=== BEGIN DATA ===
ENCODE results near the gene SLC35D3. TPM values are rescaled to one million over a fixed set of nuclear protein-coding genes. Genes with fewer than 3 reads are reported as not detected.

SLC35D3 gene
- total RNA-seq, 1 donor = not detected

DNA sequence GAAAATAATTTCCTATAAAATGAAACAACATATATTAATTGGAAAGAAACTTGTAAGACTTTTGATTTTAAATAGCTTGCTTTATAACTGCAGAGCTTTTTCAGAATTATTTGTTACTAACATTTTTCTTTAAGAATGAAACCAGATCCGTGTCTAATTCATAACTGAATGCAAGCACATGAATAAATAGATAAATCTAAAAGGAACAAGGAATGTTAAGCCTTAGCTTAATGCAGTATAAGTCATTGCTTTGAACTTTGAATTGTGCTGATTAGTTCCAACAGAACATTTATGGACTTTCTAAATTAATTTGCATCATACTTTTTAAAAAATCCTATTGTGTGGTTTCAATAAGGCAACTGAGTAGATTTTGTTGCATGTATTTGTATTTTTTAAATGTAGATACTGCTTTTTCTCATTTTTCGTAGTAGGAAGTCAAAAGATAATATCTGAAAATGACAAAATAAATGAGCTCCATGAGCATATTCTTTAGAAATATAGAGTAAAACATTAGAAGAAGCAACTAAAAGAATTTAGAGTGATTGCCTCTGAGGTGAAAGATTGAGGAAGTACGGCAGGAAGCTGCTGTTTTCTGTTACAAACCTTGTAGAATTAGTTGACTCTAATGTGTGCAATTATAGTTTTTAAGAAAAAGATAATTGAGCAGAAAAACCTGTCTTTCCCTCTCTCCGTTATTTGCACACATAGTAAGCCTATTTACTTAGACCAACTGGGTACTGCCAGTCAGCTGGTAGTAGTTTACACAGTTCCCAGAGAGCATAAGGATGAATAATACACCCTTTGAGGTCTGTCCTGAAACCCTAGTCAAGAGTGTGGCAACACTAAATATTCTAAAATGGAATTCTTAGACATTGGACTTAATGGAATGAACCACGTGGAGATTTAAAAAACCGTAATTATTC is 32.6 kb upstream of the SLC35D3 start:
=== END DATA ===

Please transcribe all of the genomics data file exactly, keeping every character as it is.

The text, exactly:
ENCODE results near the gene SLC35D3. TPM values are rescaled to one million over a fixed set of nuclear protein-coding genes. Genes with fewer than 3 reads are reported as not detected.

SLC35D3 gene
- total RNA-seq, 1 donor = not detected

DNA sequence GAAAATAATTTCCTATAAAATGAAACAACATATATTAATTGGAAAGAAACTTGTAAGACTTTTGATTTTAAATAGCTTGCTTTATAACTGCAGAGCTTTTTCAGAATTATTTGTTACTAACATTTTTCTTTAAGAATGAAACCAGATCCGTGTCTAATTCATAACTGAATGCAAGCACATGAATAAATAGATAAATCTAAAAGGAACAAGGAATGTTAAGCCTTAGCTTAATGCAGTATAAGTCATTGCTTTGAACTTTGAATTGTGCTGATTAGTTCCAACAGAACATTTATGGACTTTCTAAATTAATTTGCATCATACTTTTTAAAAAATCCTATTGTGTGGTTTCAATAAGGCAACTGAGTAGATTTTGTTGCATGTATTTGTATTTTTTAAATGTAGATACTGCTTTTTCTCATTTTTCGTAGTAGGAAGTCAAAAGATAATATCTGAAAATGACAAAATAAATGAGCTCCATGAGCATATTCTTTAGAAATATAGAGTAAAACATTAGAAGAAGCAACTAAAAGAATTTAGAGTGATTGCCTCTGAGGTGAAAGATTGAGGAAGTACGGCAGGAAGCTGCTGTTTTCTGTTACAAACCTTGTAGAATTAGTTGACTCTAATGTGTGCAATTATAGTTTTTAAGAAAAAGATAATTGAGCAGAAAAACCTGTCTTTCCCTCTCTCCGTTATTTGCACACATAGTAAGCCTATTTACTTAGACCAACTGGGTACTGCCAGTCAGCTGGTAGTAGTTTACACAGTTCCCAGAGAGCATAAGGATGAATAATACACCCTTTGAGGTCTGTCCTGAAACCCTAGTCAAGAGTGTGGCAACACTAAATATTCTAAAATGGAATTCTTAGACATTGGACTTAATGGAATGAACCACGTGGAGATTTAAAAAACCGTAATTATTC is 32.6 kb upstream of the SLC35D3 start: